Age of W&S #4 (Lot# 232, SN:1301734
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  1. #1
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    Default Age of W&S #4 (Lot# 232, SN:1301734

    Hello,
    I have recently acquired an M-1420 and I am in the process of cleaning/setting up/leveling etc. I was wondering if anyone here in this forum would have information regarding when or where this lathe may have been built? Thanks in advance.

    FWIW, I am trying to build a history on this machine to hand down this information and keep it alive. The last bit I have on it is from an Oklahoma company that refurbished it in 1975. From there it was shipped to a company in PA near Pittsburg. Then in made it into my hands (with the help of a good friend!).

    Again, thanks for any help!

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    Serial book says 1953 and I suppose all came from the Cleveland OH plant

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    Great news! Thank you.

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    All were built in Cleveland, Ohio at 55th and Carnegie

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    w-s-4-cross-slide-dial.jpg

    Hello,
    If I attached the photo correctly you can see the cross slide dial on my W&s #4 I was posting on looking for the age. The dial goes from zero to 333 to make a revolution. This seems odd to me. Does anyone have the story behind why this would be? Odd screw that was made to work? Leftover from a metric conversion? Thanks in advance for any help!

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    Its either a 6 pitch and the dial is reading diameter, or its a 3 pitch and the dial is reading on a side

    Reciprocal of 6 is .166666666 and reciprocal of 3 is .333333333

    Quote Originally Posted by Porter2019 View Post

    Hello,
    If I attached the photo correctly you can see the cross slide dial on my W&s #4 I was posting on looking for the age. The dial goes from zero to 333 to make a revolution. This seems odd to me. Does anyone have the story behind why this would be? Odd screw that was made to work? Leftover from a metric conversion? Thanks in advance for any help!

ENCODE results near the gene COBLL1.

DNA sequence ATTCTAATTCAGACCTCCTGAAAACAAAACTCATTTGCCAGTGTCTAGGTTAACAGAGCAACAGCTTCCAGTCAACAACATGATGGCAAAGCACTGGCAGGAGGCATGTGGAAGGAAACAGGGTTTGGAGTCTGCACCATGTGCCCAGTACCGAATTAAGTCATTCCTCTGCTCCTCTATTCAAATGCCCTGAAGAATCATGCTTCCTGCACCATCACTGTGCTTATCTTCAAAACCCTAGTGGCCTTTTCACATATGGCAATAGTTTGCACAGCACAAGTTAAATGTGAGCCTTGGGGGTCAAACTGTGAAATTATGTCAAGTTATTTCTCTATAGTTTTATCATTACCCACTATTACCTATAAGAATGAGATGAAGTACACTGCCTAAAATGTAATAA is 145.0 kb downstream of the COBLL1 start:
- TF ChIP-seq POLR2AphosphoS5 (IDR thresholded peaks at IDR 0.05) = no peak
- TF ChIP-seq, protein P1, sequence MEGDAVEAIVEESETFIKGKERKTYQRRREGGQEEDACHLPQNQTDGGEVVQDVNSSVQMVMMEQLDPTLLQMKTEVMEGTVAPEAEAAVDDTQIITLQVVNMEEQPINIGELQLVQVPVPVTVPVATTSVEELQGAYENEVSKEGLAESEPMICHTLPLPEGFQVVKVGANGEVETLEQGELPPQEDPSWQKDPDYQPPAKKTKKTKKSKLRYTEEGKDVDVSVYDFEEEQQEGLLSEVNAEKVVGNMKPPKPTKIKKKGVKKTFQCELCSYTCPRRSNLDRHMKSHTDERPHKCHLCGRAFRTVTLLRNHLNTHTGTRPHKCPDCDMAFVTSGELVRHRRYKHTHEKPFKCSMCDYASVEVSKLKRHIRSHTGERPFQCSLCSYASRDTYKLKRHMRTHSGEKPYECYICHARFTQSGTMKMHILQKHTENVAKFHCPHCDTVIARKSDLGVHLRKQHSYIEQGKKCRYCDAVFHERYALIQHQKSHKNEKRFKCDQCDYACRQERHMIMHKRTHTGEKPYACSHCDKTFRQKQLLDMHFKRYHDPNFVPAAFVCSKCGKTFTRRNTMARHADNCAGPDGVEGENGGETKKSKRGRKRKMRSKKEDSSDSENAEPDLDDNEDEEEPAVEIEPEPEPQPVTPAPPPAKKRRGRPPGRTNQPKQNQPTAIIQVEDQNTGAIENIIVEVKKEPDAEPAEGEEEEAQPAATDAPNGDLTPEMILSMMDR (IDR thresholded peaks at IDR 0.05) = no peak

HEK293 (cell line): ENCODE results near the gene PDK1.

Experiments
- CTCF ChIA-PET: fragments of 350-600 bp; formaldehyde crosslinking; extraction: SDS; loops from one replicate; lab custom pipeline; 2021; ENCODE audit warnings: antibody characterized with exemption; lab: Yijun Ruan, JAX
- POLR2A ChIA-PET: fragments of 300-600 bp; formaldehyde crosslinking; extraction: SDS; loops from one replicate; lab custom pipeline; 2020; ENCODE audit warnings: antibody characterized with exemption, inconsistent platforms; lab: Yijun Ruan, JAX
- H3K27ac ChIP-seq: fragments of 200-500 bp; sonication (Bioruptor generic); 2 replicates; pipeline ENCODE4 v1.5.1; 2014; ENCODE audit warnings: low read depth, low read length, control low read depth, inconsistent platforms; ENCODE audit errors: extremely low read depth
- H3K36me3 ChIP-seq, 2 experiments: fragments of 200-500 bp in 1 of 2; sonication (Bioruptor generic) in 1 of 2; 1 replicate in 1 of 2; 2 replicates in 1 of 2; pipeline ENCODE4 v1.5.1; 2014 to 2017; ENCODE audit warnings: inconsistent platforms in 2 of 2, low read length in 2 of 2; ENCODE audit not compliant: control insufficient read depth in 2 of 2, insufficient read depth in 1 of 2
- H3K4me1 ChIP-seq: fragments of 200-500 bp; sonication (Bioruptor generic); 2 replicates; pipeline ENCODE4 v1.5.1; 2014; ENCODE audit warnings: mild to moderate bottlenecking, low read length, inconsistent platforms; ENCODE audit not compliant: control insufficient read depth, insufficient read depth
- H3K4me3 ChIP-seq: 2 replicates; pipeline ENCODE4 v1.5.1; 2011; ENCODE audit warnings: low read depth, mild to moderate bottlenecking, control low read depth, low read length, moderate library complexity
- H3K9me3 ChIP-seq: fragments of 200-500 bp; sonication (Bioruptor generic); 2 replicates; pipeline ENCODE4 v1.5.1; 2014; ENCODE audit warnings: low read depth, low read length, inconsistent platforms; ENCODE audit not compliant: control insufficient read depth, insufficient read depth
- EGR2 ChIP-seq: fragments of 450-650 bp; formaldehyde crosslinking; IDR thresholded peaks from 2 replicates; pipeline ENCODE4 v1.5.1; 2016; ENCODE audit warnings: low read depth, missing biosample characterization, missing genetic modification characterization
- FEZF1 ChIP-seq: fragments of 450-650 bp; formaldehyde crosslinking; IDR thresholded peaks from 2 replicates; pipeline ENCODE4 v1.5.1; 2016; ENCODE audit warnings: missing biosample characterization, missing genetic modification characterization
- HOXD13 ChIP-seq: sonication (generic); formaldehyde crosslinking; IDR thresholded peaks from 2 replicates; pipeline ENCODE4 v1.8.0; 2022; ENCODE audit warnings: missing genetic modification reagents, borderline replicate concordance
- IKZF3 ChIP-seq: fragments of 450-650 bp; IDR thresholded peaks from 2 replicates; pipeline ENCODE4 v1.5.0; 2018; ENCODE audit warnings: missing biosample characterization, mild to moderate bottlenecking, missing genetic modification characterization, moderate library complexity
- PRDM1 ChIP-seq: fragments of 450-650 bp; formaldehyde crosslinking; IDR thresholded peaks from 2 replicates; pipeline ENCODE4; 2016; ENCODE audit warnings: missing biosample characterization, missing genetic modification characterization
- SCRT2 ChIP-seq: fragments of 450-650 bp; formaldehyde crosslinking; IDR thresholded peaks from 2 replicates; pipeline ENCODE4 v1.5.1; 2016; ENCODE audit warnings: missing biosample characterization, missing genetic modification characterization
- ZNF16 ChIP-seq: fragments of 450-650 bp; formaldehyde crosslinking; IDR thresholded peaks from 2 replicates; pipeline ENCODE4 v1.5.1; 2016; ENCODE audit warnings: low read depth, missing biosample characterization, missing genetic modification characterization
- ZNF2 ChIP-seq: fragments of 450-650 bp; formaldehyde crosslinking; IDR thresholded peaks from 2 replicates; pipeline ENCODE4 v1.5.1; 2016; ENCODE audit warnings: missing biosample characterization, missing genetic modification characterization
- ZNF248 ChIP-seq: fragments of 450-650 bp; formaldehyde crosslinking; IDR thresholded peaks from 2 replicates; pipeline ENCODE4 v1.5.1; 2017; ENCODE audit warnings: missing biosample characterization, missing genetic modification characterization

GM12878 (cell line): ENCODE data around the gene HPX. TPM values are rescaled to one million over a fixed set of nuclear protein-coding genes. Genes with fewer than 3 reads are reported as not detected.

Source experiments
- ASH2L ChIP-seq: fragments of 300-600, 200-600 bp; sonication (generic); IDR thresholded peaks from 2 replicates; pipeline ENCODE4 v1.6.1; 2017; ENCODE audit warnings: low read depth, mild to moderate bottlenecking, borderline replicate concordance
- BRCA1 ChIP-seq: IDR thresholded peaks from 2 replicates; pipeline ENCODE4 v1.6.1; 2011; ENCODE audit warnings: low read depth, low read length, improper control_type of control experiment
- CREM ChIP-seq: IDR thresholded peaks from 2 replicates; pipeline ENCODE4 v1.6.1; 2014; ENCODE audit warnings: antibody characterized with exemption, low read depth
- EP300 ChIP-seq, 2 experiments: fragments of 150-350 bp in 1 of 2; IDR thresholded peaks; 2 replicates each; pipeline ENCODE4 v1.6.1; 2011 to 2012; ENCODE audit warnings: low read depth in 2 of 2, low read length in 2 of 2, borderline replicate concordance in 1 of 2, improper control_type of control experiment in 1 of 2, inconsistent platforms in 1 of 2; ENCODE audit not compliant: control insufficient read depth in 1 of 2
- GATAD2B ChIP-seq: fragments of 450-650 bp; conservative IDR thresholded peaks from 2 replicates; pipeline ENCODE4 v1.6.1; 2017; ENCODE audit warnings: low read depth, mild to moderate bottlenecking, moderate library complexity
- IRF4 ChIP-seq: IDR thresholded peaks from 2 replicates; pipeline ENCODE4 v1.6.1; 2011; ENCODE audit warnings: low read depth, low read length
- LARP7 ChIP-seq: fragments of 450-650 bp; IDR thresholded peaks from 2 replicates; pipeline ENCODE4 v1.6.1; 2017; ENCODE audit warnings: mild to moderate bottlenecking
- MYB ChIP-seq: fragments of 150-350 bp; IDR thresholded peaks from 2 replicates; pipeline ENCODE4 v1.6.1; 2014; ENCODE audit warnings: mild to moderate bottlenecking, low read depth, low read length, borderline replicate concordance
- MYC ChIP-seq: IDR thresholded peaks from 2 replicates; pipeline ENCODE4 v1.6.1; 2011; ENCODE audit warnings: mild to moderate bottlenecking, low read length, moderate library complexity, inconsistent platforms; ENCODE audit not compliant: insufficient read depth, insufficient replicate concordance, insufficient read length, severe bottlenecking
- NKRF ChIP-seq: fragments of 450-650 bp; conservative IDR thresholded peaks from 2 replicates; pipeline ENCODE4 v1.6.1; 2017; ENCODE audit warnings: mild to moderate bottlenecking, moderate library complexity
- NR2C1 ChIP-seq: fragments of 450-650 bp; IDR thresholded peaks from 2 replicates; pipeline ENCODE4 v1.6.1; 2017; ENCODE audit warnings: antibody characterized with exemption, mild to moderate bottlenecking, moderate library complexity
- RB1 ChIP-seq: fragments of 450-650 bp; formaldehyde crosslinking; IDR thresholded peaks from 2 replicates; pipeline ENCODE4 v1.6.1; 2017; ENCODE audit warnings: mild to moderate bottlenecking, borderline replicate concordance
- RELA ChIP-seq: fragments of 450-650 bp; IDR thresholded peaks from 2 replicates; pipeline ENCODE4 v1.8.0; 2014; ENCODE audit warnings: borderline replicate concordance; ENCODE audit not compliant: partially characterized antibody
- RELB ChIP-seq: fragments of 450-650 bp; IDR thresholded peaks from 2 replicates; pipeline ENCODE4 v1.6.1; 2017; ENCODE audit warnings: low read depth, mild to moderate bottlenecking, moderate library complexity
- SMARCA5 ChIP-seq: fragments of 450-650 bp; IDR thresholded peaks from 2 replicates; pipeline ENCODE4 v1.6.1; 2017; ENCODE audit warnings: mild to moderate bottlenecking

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    Quote Originally Posted by johnoder View Post
    Serial book says 1953 and I suppose all came from the Cleveland OH plant
    Hey John, if at all possible it would be great to post photos or transcribe this serial information into a sticky post for this forum.

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    Quote Originally Posted by ChriS2000 View Post
    Hey John, if at all possible it would be great to post photos or transcribe this serial information into a sticky post for this forum.

    You will need to talk to Mr. Gent - the moderator

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    I am a just getting into machining as a hobby/learning experience. So, if I am following you, I think I have a 3 pitch because when I go to take off say, 0.100" on a pass/cut on my dial, the part diameter is 0.200 less. Also, in my head, 333 divided by 0.333333333 is basically 999 or evenly divisible.

    I am not following the 6 pitch (using the reciprocal of 0.1666666)and how that works out/interacts with the 333 thousandths on the dial. I understand that the pitch is related to the distance traveled per rotation and that if my dial was reading the diameter (not just the side) either the dial marks would have to double in number per revolution or the pitch would be double. Apologies in advance if what I am typing doesn't make sense. I don't know enough to figure out how to ask a clear question.
    I understand why the pitch links to the dial readings per revolution but again, it seems strange to me why 333 is there. Was this standard? Math is math but using an odd, prime number has me scratching my head from an operational standpoint.
    Thank you for your reply. I really appreciate the help. I am going to try and educate myself in the Machinery Handbook or if there is somewhere else more appropriate to look, please let me know.

  10. #10
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    I can say it again in a different way

    One turn of a .166666 lead or 6 pitch screw will move a cutting tool enough to remove .333" from a diameter

    I am not following the 6 pitch (using the reciprocal of 0.1666666)and how that works out/interacts with the 333 thousandths on the


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